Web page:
Social and Ethical Issues in the Human Genome Project

By Kevles, Daniel J. | National Forum, Spring 1993 | Go to article overview
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Social and Ethical Issues in the Human Genome Project


Kevles, Daniel J., National Forum


In the late 1980s, the United States government inaugurated the Human Genome Project, an unprecedented effort in biology that will transform our capacities to predict what we may become and may enable us to improve or to prevent our genetic fates, medically or otherwise. The project's immediate purpose is to obtain all the particulars about the human genome--that is, the complete details of the encyclopedia of genetic information that is housed in every human cell. In these details lie the keys to what makes us human instead of, say, chimpanzees, to what defines our physical and mental possibilities and limits as a species.

The human genome has been estimated to contain between 50,000 and 100,000 genes, which are spread through twenty-four different chromosomes--the two sex chromosomes, X and Y, and the twenty-two others. The genes themselves are material entities, double-helical strands of deoxyribonucleic acid (DNA). The two strands of the helix are joined at regular intervals by a union of one of two pairs of chemicals--adenine with thymine or cytosine with guanine. Called "base pairs," these rungs across the double helix can occur in any sequential order. The order in which they do occur defines the genetic code, the hereditary information that the helix contains.

The genome project has two fundamental aims. The first is to construct a map of the human genome, which means to determine on which chromosome each human gene resides and to specify where on the chromosome it is located. The second is to obtain the sequence--that is, the order of occurrence--of all the base pairs in human DNA. The number of all the base pairs has been estimated at around 3 billion.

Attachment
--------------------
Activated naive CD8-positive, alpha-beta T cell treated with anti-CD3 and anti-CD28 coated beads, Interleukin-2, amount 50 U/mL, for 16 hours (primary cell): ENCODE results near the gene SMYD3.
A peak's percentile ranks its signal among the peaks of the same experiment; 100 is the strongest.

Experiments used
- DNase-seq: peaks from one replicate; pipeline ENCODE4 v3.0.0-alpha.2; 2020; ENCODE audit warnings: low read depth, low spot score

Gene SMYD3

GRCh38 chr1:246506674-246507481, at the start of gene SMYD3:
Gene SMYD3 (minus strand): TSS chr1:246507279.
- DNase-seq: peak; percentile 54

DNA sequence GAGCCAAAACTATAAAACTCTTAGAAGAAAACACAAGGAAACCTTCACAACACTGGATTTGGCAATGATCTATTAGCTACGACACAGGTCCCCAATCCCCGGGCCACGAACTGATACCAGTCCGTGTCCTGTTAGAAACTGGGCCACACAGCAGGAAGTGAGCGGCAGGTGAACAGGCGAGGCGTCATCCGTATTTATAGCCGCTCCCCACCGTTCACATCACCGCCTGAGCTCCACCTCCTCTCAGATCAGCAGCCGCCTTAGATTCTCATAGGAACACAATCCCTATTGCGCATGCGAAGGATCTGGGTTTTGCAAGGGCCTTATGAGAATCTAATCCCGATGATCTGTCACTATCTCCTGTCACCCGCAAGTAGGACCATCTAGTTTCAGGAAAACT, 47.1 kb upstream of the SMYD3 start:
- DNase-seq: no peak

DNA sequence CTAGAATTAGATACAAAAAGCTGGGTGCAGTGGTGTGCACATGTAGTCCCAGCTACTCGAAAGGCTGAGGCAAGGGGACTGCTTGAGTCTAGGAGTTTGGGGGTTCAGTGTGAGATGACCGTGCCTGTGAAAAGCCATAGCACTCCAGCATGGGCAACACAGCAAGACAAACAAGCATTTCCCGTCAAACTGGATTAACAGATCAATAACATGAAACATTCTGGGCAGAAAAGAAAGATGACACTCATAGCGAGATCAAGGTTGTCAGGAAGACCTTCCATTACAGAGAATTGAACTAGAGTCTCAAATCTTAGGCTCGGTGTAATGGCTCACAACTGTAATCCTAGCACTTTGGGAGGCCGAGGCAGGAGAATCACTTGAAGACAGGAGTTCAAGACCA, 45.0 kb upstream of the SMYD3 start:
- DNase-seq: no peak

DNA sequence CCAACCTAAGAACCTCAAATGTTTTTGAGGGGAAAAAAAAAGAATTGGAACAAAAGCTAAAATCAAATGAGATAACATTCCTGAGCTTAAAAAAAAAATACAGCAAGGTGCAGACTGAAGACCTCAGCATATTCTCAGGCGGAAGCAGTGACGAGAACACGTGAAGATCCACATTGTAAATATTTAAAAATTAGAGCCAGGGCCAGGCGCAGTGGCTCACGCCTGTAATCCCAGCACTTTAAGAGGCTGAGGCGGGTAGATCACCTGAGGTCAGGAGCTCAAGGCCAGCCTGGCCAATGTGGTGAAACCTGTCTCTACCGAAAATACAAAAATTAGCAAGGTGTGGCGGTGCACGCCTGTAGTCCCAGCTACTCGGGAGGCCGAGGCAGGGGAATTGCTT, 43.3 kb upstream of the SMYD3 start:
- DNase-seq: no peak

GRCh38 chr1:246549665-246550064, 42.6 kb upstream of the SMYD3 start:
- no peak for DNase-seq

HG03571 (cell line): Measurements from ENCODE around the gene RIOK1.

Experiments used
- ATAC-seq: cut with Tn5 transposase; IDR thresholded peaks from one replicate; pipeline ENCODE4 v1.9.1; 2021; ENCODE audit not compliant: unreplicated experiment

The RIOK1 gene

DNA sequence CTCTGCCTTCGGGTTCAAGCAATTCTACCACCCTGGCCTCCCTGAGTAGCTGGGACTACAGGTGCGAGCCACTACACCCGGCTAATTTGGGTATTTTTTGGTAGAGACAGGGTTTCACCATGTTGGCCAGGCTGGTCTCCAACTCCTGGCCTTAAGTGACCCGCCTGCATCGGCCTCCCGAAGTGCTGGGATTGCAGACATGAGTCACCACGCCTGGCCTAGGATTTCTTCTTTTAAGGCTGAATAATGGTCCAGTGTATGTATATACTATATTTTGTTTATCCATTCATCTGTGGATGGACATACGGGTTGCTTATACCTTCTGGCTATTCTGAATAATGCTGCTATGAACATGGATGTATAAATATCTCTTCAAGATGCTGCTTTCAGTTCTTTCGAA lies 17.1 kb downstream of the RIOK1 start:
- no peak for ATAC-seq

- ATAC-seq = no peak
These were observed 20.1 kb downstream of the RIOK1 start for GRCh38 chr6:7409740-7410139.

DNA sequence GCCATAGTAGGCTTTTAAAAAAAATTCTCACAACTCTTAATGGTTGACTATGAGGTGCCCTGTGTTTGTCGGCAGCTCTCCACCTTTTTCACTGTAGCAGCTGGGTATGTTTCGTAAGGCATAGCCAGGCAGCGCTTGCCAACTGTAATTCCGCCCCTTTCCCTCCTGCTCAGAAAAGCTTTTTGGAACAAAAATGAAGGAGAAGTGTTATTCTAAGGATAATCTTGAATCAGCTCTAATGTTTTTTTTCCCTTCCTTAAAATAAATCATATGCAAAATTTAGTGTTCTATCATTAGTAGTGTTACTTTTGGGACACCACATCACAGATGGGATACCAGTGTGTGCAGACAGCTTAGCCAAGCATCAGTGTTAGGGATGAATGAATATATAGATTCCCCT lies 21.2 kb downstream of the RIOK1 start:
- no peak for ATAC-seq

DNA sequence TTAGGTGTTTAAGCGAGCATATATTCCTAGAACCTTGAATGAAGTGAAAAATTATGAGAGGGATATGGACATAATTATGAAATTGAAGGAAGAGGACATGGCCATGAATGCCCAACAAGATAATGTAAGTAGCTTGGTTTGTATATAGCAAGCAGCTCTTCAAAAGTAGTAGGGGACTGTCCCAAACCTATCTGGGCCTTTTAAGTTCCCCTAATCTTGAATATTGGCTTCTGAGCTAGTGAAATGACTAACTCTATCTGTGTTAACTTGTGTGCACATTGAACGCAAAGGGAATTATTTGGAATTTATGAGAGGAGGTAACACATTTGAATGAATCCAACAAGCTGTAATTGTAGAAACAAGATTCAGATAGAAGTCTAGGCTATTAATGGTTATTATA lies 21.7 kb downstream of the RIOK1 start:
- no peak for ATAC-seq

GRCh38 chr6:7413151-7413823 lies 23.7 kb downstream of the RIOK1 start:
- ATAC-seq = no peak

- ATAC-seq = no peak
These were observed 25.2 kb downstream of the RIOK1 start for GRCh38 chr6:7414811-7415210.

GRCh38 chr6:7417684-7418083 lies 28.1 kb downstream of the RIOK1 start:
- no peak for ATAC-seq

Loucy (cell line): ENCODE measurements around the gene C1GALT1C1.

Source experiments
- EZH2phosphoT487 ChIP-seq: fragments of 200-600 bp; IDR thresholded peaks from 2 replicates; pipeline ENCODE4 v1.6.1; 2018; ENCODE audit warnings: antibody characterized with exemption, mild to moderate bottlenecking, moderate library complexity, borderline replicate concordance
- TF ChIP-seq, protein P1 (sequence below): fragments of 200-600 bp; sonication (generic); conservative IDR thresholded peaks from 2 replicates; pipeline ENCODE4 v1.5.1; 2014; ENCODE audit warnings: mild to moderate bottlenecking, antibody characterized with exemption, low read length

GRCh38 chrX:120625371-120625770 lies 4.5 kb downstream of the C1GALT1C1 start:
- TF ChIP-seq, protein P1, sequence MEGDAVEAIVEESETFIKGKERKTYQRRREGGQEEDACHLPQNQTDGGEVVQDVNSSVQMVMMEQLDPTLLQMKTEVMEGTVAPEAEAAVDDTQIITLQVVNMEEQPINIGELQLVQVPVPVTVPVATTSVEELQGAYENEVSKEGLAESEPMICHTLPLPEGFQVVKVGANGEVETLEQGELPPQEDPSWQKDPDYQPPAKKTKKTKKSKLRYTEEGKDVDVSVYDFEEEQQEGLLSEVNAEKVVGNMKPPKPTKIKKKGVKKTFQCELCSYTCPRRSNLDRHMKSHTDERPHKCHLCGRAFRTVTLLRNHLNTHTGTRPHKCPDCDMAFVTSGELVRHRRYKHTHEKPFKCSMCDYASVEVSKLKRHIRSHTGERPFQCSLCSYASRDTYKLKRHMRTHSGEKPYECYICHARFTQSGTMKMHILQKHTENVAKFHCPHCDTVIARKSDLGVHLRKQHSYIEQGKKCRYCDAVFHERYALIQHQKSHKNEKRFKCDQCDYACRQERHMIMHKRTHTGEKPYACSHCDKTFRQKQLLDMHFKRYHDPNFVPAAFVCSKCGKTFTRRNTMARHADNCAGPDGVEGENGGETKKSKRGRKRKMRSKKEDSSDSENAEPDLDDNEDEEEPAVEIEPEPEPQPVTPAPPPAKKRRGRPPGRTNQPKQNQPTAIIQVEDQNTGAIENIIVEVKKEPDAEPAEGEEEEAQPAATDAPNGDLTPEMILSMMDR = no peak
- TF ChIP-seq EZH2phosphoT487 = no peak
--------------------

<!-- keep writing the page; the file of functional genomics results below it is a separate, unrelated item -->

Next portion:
The mapping and sequencing of the human genome will not be completed until at least a decade from now, probably longer, but the knowledge that is acquired as they proceed will undoubtedly revolutionize understanding of human development, including the development of characteristics both normal and abnormal (such as disease). However, expectations of such a revolution have been accompanied by apprehensions of misuse, especially the type of misuse of biology that occurred early in the century with eugenics.

The basic idea of eugenics was to improve human stock by increasing the number of allegedly desirable human beings (called "positive" eugenics) and getting rid of allegedly undesirable people (called "negative" eugenics). In the United States, eugenics led to, among other things, the enactment of sterilization laws in many states, including California, which by 1929 had sterilized almost twice as many people--some 6,250--as had all other states of the union combined. In Nazi Germany, the eugenics movement prompted the sterilization of several hundred thousand people and helped lead to the death camps.

Some commentators have warned that the human genome project may spark a revival of state programs to intervene in reproductive behavior by fostering sterilization, voluntary or otherwise, to keep "bad" genes from being transmitted in the population. Economics could easily prompt the development of such negative eugenics programs. As health care becomes a public responsibility, funded through taxes, and as the cost escalates, taxpayers may ultimately rebel against paying for the care of those whom genes doom to severe disease or disability. Governments and institutions may come to feel pressure, in the interest of keeping public-health costs down, to encourage, or even to compel, people not to bring genetically disadvantaged children into the world. For example, national health policy might declare that a first child with a genetic disease will be covered but not any subsequent ones similarly afflicted. In recent years, several governments have developed crude eugenics policies. For instance, in 1988, China's Gansu Province adopted a eugenics law that would--so the authorities said--improve "population quality" by banning the marriage of mentally retarded people unless they first submitted to sterilization.

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